The 'central NY accent. Well..everybody knows about Brooklyn accents and Long Island accents...but living in Central New York...I have noticed that there are some words that are pronounced kind of strangely here...for example the words 'tomato' and 'potato' are pronouced by many as 'potata' and 'tomata', 'creek' is pronouced as 'crick' and the words such as 'twenty' and 'counter' are pronouced as 'tweny' and 'couner' These pronunciations are very common here and I have even caught myself doing it...but I try to make a strong effort not to!
Go ahead and cross the street when the light is red. A lot of the streets are one-way anyway, so if nobody is coming...make a break for it! If you need directions to something, try looking for a policeman rather than stopping somebody on the street, especially if this person looks like they're in a hurry to get somewhere. Then again, who isn't in a hurry to get somewhere in NYC?
Life moves at a very quick pace in New York. People are always on the go. Moreover, people tend to talk more rapidly and have less patience with the casual tourist, especially when providing instructions to get from here to there. While I do recommend carrying around a map, please DO NOT study the map at the corner of a street. Not only will you be annoying other New Yorkers, you will also be advertising yourself as an easy mark for a thief or scam artist!
Sure, you'll get lost here. Why not ask someone where something is. BUT choose your person wisely. DON'T ask the dude in a suit who looks like he's going to brave oncoming traffic to make it across the street and into the subway because he knows the EXACT time to the second that his train will pull in (yes, we all do know these things). Instead, ask the college student who is slowly making her/his way into the park to do some sunbathing/studying.
DON'T block sideway traffic on Broadway or any other busy street to take out your map. In fact, DON'T block sideway traffic, ever. You WILL be pushed out of the way!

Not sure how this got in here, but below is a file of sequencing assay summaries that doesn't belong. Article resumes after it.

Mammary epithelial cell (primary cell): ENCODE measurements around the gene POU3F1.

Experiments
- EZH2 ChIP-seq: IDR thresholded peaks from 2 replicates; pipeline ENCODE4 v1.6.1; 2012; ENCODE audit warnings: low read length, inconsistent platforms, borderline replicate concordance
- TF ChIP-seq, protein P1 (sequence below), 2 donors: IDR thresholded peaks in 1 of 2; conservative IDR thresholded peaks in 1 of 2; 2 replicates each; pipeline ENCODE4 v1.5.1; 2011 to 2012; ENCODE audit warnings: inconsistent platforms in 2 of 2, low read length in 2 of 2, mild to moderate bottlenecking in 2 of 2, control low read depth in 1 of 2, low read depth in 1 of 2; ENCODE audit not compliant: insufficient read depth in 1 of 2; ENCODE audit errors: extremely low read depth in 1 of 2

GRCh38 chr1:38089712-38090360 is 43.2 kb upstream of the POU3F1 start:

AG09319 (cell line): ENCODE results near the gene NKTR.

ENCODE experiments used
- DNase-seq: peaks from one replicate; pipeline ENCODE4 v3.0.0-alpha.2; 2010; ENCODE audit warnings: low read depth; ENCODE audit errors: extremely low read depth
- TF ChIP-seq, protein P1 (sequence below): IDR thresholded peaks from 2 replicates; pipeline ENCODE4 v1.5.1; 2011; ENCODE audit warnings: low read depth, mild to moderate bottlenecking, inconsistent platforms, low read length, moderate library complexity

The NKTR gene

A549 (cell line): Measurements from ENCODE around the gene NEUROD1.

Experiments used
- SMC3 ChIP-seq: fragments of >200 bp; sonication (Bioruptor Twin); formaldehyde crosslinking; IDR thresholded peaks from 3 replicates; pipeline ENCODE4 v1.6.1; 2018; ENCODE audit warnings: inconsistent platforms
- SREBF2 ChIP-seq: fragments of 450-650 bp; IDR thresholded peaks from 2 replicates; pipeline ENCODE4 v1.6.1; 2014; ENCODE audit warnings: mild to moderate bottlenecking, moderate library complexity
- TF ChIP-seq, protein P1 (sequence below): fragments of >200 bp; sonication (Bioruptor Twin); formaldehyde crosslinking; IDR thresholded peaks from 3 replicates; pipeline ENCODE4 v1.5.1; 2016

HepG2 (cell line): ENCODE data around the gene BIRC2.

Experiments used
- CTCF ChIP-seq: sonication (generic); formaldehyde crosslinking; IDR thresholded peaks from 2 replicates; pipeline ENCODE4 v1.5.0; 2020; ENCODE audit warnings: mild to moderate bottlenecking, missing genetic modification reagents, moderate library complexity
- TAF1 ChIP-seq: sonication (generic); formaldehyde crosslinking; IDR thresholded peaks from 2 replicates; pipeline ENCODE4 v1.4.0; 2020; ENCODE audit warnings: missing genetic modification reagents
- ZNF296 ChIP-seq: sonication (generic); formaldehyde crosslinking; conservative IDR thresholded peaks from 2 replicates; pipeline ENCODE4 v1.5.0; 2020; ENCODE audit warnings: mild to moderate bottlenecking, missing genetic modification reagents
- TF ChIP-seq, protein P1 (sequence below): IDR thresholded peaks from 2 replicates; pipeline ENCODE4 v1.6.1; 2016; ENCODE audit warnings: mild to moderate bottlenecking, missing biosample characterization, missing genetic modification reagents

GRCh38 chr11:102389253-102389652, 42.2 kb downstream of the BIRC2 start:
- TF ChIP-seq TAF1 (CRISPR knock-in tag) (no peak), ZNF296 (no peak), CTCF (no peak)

Most New Yorkers do not wait for the light to change before they cross the street. Technically it is against the law and when Guiliani was Mayor he tried to enforce the jaywalking law by having cops start issuing tickets. I'm not advising you do it; however, if the only reason you're not doing it is fear of a ticket, I wouldn't worry. So many people do it that they'd have to ticket half the city. Also, if you're not used to jaywalking, I'd be careful --it's sometimes hard to maneuver NYC traffic, the messenger bikes being the worst offenders, with cabs a close second.
There's really only a couple rules as a tourist walking the streets of NYC. The first one is you've gotta keep up. Don't lolliegag down the street and get in everyone's way. There's people who live here, and they've got places to go.. like work. If you can't keep up, then be sure to stay out of everyone's way. There's plenty of space on the right hand side of the side walk to let all the natives through.
The second rule is: try not to be out on the subways between the hours of 4-6pm. That's when everyone is trying to get home from their jobs, and you're just clogging up the train for them. Go get some dinner or take a tour during those hours. it's no biggie. You'll save yourself a lot of stress as well.
Don't look people in the eye when you are walking around the city. It's a dead giveaway that you are from out of town. Ignore people as much possible and you'll fit in just fine.
A little surprise when seeing people keep on walking even when 'Don't Walk' signs shown. Well, at least they make sure they walk when no cars passing. Sometimes cars may have to slow down or stop.